BETHESDA -- In a 15-inning marathon, the Bethesda Big Train tied the Alexandria Aces at the top of the division as they walked off the Aces 6-5.
Fans at Shirley Povich Field in Bethesda knew that they were in for a great game as the top two teams in the Cal Ripken League, the Alexandria Aces and Bethesda Big Train, were set to face off. No one, however, could have predicted the classic game that would unfold.
The Big Train started the game strong, scoring three runs in the bottom of the first inning. Designated hitter Kevin Milam of St. Mary’s College of California doubled to right field, scoring shortstop Fox Semones from second. Right fielder James Outman of Sacramento State University advanced to third on the Milam hit. The next batter was third baseman Luke Heyer (University of Kentucky). Heyer drove in Outman and Milam as his hard ground ball got past the third baseman and into the outfield, giving the Big Train at 3-0 lead.
The Aces would respond in the top of the second, as right fielder Mack Nathanson drove in third baseman Eli Boggess from third on a sacrifice fly, making the score 3-1. In the top of the third, Boggess hit a deep fly ball that bounced off of the wall, bringing in runners from second and third, and tying the game at three.
However, just as the Aces responded to the Big Train runs, the Big Train would not wait long to jump back in front. In the bottom of the fourth inning, Big Train second baseman Vinny Esposito singled to center. Heyer came home from third, and slid under a tag from Aces catcher Nick Slaughter to score and put the Big Train in front, 4-3.
Pitching took over until the top of the seventh, where the Aces mounted a rally. Big Train left fielder Jordan Sergent lost a high pop fly in his direction in the bright Povich Field lights, allowing Aces’ second baseman Ray Zuberer to reach base. Big Train pitcher Matt Pulos would hit Slaughter with a pitch, setting the Aces up with runners on first and second. Aces first baseman Ethan Cady flew out to right, but Zuberer was able to advance to third on the deep fly ball; Slaughter remained at first. Boggess, the next batter, would hit what looked to be an inning-ending, double-play ball. The Big Train was able to get Slaughter out at second, but Boggess beat out the throw at first, a crucial hustle play, as Zuberer was able to score and thus tie the game at 4-4.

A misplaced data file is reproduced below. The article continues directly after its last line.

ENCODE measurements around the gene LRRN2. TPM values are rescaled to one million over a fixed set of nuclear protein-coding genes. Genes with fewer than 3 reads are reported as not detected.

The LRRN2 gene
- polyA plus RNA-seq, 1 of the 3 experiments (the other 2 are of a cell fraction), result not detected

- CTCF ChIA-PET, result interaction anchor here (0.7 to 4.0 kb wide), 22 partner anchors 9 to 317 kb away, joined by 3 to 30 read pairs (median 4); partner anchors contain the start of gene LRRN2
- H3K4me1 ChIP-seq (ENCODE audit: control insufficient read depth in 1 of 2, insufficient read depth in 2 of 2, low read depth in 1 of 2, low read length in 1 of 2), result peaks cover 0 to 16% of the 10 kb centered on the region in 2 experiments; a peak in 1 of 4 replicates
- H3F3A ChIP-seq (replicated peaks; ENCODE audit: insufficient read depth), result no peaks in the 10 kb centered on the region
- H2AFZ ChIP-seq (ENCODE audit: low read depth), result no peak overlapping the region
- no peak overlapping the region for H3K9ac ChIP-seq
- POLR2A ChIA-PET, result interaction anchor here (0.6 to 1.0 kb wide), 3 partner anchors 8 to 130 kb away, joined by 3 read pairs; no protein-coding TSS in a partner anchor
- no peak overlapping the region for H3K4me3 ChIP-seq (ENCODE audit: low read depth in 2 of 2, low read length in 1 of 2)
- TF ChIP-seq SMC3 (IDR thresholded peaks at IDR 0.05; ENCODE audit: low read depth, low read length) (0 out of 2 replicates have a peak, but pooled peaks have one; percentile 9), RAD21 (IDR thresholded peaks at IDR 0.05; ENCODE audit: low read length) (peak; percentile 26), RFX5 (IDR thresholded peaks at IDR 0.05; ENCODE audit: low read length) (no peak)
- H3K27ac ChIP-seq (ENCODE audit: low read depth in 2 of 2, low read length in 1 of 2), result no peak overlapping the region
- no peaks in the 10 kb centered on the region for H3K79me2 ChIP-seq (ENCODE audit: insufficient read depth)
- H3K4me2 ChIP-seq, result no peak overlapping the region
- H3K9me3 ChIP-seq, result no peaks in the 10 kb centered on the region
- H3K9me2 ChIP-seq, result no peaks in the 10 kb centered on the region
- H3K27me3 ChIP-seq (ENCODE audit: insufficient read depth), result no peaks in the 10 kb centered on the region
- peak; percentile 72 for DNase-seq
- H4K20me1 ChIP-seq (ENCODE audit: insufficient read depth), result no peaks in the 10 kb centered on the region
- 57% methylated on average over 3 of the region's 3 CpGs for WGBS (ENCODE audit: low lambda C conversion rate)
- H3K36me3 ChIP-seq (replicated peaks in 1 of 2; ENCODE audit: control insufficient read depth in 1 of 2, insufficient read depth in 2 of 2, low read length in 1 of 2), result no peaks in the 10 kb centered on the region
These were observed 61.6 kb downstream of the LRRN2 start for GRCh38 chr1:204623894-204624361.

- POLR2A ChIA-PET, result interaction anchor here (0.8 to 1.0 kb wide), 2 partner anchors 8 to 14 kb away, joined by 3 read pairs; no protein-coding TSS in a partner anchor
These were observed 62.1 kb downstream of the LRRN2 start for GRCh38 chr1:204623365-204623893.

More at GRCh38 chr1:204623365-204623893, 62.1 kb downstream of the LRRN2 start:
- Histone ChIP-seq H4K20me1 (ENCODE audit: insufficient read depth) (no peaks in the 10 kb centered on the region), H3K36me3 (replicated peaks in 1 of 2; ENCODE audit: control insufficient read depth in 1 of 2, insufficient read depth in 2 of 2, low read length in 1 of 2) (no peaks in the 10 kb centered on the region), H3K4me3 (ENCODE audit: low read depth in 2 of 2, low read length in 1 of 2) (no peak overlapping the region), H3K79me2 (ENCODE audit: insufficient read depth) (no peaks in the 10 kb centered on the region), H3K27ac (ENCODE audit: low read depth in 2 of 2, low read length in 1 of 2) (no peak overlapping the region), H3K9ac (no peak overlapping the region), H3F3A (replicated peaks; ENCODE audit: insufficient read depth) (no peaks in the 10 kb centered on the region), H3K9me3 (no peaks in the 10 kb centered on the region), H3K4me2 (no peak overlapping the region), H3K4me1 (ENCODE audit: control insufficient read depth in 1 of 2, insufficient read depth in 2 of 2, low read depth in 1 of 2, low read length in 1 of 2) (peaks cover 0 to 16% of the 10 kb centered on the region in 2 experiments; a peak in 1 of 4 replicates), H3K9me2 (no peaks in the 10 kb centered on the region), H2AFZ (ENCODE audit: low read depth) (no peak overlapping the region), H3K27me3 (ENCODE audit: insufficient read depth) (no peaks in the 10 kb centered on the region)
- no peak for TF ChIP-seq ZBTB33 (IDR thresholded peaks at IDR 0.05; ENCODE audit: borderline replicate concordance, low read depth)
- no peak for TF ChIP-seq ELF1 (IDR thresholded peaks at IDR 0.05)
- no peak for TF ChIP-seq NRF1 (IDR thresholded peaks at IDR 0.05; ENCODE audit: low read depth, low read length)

Despite chances from both the Aces and Big Train, neither team broke the tie in the eighth and ninth innings. The game thus proceeded to extra innings, the marathon just beginning.
Nash Eppard came in to pitch for the Big Train in the top of the 10th inning, and he would produce a strong performance in a long reliever role, pitching six innings, three of which only three Aces batters stepped to the plate.
“Coming in after all the guys had worked hard during the game, I knew I just had to throw strikes,” Eppard said of his strong performance. “My last few outings haven’t been as consistent as I want them to be. The first time I didn’t feel right was against the Aces at their place a few weeks ago, so it feels good to have redemption against them, throwing six innings with one run. I’m happy I could help the team out, and overall help get the win.”